Rye has always been a magnet for artists. In the 17th century the Flemish artist Anthony Van Dyck drew some of the earliest and most detailed surviving views of the town. Turner gave the Victorians and posterity his romantic landscape views of Rye and Winchelsea. One of the 20th century’s most singular painters, Edward Burra was born here. Paul Nash lived in East Street and John Piper was a frequent visitor as he moved out across the marshes to paint his famous watercolours of the marsh churches. His painting of the Watch House and the former Rose Cottage in Rye Harbour was created in 1931. Edward Burne-Jones designed one of the stained glass windows for St Mary’s Church. The Pre-Raphaelites were a presence in Winchelsea as John Everett Millais lived and worked there, Lucien Pissarro was a regular summer visitor moving between Rye and Hastings.
The Rye Arts Club was formed in the early 1920s based at Lamb House, with Henry James listed as an early president. Between the wars the club had a tantalising roll-call of members including Augustus John, Dame Laura Knight and Edward Burra, even though Burra described Rye, none too flatteringly, as 'Tinseltown'.
Post World War II, saw an influx of artists to Rye applying the principles of the new British modernism, most dramatically showcased at the inspirational Festival of Britain in1951. This visionary and idealistic moment inspired a nation devastated by war, particularly in the fields of art, architecture and design. In the same year a new group of 8 artists appeared in Rye and launched their own” “visionary moment.” Originally calling themselves RX8 – a reference to local fishing boat registration – they held their first selling show during Rye Festival Week, an exhibition of paintings, lithographs and sculpture at the Mermaid Street School in Rye (now the Boys Club) on Friday August 3. Exhibitors in that first show included Geoffrey Bagley, Margaret Barnard and Walter Cole.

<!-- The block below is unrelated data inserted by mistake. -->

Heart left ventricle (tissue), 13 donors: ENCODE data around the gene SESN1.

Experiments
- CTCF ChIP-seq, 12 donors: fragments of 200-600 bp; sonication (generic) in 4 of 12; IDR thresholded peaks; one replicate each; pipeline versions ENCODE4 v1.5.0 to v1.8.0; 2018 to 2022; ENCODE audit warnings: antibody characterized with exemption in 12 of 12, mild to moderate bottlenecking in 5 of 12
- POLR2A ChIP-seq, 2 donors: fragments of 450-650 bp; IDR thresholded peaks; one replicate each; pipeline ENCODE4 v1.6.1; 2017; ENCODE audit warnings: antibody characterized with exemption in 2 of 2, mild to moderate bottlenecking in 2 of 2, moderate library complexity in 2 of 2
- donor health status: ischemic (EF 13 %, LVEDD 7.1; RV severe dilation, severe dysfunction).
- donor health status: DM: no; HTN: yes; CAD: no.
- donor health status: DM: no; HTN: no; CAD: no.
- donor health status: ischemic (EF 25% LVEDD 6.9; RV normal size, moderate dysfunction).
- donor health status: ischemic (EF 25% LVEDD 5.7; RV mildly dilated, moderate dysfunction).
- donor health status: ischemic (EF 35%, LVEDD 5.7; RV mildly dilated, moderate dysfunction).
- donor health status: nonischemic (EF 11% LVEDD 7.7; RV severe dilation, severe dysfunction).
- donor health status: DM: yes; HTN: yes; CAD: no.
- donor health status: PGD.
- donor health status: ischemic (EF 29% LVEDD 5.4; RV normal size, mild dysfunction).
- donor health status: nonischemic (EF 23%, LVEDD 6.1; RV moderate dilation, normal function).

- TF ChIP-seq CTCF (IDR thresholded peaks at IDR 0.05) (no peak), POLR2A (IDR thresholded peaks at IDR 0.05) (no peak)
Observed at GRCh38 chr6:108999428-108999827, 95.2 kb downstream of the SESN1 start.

In 1952, a second exhibition was being planned when word got round that another similarly motivated group were planning a show of their own to follow on from the RX8’s. So, this newer group who were 8 mostly younger artists including Ken Townsend, always referred to as Young Kenny by Wally Cole, and RX8 got together and thus the Rye Society of Artists began. From the 1953 catalogue, the first in the collection of Rosemary Bagley’s RSA ephemera, a watercolour by Young Kenny cost a modest £4.4s but a Bath stone carving of a hawk by Wally Cole would have set you back £15.
The RSA is made up of practising artists living and working within a 15 mile radius of Rye with an evolving membership of painters, sculptors, printmakers, ceramicists and more recently, photographers. More than half a century since its inception, the RSA show is still held every summer; now in its new venue at the Dance Hall on Conduit Hill and is a big attraction for visitors to Rye.
The group has included several Royal Academicians and both Fred Cuming RA and Gus Cummins RA are currently members. Our first elected photographer was Fay Godwin and John Ryan of Captain Pugwash fame was a member for many years.